Monday, November 18, 2013

Dragging Talia Along as Part of My NaNoWriMo Update


Goodness the month is moving by WAY too quickly. We are past the half way mark and thank goodness I'm at least halfway in my word count. Currently I'm at--22,730. A bit behind where I should be, but I'm just happy to be moving forward.

I have to admit that I haven't written with complete abandon this month. Whether that is good or bad is still yet to be seen, but words are getting written. There have been several epiphanies this month.


  • I think way too much about my readers while I'm writing. Although this is good on one level, I really need to block you guys out while I'm drafting. All month I've been sick with worry. This story is by necessity slower paced than The Magic Wakes and I'm scared that the readers who found TMW a slow start will not enjoy SFK. This one is more about the journey, the learning, the trial and error of problem solving. A touch more on the science side, but still a good dose of fantasy elements. Less romantic tension since SPOILER ALERT Talia and Landry married at the end of TMW, but they married quickly and now have the problem of learning how to live together while all this other crap is going on around them. The conflicts are more internal than OMGosh someone is trying to kill us! Although there are a few moments of that too. :)

  • Search for Knowledge is not really about Talia. She's there, but Landry is filling the spotlight a bit more this go around. This is fine, and originally (when I was still writing in first person) this book was going to be from his point of view. The surprise is how much more this book is about the two worlds--Sendek and Orek. Their parallels, their differences, their ultimate destinies on the line.

  • This means more attention to world building and details. Which means in turn I can't count on my dialogue filling the word count. It takes more time to really think things through--why would they do that instead of just...? I'm trying really hard to make sure I'm not just taking the easy route or having my characters do something because that's what I need them to do. The trick is making sure my reasoning filters through to the reader somehow. I had solid reasons for everything in The Magic Wakes, but it didn't come through and leaving many readers questioning. And not in a good way.

  • Adding enough well developed characters to make the story work without overwhelming the reader with too many characters is hard! Complex stories need lots of players. I've already combined two of my new characters into one.

  • Dreaming up scenes before I sit to write is still my best method. Once I can see it all played out in my mind I can at least get the "scripting" details on the page. Then I can go back and fill in the good stuff.
How is your WIP coming along? 

Even if you're not doing Nano, I hope you're getting all the writing in that you want. Come back Wednesday for an excerpt. No promises on quality since it's first drafty wafting, but hey, it's all in fun, right!

12 comments:

  1. I believe they call that over-thinking it.
    I play out scenes in my mind as well. Usually I play out the entire story, although I haven't done so with the one I'm currently working on.
    Just keep writing. And if you really like the story, then so will your fans.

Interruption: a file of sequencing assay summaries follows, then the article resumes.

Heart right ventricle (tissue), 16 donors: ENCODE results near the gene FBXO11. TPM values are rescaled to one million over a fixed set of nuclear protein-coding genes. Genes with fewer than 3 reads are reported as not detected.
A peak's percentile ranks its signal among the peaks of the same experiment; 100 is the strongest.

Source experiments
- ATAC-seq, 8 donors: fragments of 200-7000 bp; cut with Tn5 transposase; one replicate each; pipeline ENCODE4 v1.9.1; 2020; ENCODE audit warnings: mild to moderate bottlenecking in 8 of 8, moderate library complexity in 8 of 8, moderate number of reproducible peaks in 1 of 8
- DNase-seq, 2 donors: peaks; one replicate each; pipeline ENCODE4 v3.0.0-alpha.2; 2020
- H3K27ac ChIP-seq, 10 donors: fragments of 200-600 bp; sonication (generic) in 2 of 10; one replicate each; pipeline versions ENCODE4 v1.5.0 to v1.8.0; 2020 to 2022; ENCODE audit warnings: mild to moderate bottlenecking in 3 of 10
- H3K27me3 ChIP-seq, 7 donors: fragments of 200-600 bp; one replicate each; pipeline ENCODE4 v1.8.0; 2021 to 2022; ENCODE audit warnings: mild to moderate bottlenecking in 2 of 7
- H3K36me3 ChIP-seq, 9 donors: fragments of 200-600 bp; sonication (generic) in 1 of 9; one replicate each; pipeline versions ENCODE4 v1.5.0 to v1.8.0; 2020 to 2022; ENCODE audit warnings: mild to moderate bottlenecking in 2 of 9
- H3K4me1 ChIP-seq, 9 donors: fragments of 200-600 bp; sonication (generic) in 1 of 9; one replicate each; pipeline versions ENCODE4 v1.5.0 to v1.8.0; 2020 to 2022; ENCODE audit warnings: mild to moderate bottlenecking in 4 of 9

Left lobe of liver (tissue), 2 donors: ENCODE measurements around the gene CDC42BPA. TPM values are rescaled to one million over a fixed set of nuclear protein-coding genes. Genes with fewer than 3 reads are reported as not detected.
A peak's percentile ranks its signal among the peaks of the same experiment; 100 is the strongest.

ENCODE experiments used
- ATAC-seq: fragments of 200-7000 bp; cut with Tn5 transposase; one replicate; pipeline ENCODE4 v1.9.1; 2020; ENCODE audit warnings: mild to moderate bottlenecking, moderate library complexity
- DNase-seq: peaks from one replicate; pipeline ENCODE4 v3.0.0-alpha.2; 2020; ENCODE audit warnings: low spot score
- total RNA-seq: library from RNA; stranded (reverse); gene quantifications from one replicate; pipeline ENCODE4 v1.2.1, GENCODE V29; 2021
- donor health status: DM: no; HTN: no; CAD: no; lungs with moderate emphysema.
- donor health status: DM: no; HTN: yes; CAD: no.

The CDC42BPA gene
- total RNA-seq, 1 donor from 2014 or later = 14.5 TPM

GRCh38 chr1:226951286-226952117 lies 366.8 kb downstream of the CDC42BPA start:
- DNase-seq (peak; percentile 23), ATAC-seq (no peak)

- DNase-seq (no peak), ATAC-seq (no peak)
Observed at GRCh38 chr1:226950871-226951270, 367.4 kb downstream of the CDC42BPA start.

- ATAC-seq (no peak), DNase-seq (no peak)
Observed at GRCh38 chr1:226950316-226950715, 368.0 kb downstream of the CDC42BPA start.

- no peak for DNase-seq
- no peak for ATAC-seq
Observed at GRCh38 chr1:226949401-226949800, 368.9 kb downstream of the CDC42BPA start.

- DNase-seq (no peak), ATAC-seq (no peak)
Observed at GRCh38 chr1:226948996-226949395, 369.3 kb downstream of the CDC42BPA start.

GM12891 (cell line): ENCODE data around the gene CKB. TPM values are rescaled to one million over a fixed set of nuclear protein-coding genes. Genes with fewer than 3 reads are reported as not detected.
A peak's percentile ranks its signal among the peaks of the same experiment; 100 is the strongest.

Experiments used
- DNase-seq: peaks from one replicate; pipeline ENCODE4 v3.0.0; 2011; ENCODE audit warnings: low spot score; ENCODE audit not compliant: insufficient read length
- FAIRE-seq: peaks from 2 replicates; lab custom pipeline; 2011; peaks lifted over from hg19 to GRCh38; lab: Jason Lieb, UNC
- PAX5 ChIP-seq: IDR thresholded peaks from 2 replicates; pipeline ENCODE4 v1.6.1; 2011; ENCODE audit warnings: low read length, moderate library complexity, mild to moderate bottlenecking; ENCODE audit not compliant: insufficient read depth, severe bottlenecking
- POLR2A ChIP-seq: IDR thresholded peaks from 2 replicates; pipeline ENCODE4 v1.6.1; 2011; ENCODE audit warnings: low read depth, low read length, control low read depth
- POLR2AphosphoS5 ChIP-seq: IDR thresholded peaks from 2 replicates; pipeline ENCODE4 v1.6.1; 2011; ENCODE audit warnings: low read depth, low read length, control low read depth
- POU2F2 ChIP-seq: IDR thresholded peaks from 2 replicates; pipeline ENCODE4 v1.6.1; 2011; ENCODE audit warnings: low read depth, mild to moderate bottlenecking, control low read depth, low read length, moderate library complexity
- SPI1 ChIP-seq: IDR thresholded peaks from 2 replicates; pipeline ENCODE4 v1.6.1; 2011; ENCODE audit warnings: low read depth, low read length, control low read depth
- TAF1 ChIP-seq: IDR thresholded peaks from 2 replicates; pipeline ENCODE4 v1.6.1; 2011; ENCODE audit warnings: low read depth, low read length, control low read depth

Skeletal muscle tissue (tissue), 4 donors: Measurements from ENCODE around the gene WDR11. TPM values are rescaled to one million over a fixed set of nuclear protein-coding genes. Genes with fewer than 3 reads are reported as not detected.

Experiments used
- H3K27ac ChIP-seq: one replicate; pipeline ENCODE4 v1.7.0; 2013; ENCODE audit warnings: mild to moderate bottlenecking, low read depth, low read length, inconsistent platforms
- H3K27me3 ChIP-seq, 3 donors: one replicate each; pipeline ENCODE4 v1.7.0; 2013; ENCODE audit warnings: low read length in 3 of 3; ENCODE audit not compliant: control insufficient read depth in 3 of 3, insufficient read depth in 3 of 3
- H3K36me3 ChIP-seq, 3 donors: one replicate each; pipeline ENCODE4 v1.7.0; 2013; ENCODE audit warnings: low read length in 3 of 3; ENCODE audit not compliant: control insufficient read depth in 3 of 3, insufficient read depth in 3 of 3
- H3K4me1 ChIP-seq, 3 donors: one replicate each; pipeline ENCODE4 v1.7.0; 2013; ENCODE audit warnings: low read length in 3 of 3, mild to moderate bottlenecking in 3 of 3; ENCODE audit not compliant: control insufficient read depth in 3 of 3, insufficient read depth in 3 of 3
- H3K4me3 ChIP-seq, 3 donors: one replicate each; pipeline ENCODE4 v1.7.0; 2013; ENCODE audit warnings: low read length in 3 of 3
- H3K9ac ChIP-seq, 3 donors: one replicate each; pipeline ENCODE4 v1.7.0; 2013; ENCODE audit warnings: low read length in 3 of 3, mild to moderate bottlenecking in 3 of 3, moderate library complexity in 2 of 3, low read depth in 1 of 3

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    1. You are so wise Alex! Over-thinking is my worst enemy and I'm trying to turn it off. At least for the draft.

      I'm super excited to hear that you're working on something new too.

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  2. It sounds like nano is really working out well for you. Good luck with the rest of the month.

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  3. I spend a lot of time plotting the scene in my mind before I begin writing. It must exist for a reason. It either moves the plot forward or provides significant, relevant information to the characters in the story. Once I can see the scene (and what I need to accomplish) I can write it. I always encounter discoveries along the way... unexpected dialogue (and sometimes actions that become clear when I am in the groove), but I must know where to "point the car" so to speak.

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    1. I love the "point the car" analogy. I'll admit to writing some scenes for Nano that are just for fun. During edits I either cut them all together or see if I can make them work better at moving the story forward, but sometimes it's just nice to get to know my characters better.

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  4. I guess you need to pretend that you're writing the novel for you rather than thinking about readers at this stage.

    I'm the same way--I have to "see" the scene before I can sit down and write it. I can't write it out of thin air.

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    1. :) I don't need to pretend, I need to actually write it for me. Then I can tweak it for readers afterward. Wonder if that's crazy?

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  5. Yep. Stop thinking about the readers. Just focus on word count. :)

    Good luck with the rest of NaNo!

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  6. Mine is going really slow this month but this was a project that fell through last year and no matter what at least I started and actually succeeded on getting some writing done. 11,000 words is way more than 2012's 0 in Bunowrimo. I'm glad you're writing Charity and no matter your doubts or fears you are moving along. Keep going.

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    1. Slow is fine as long as you're moving forward, right? I didn't do anything last year either, so I'm already better off. Good luck with your writing Sheena-kay!

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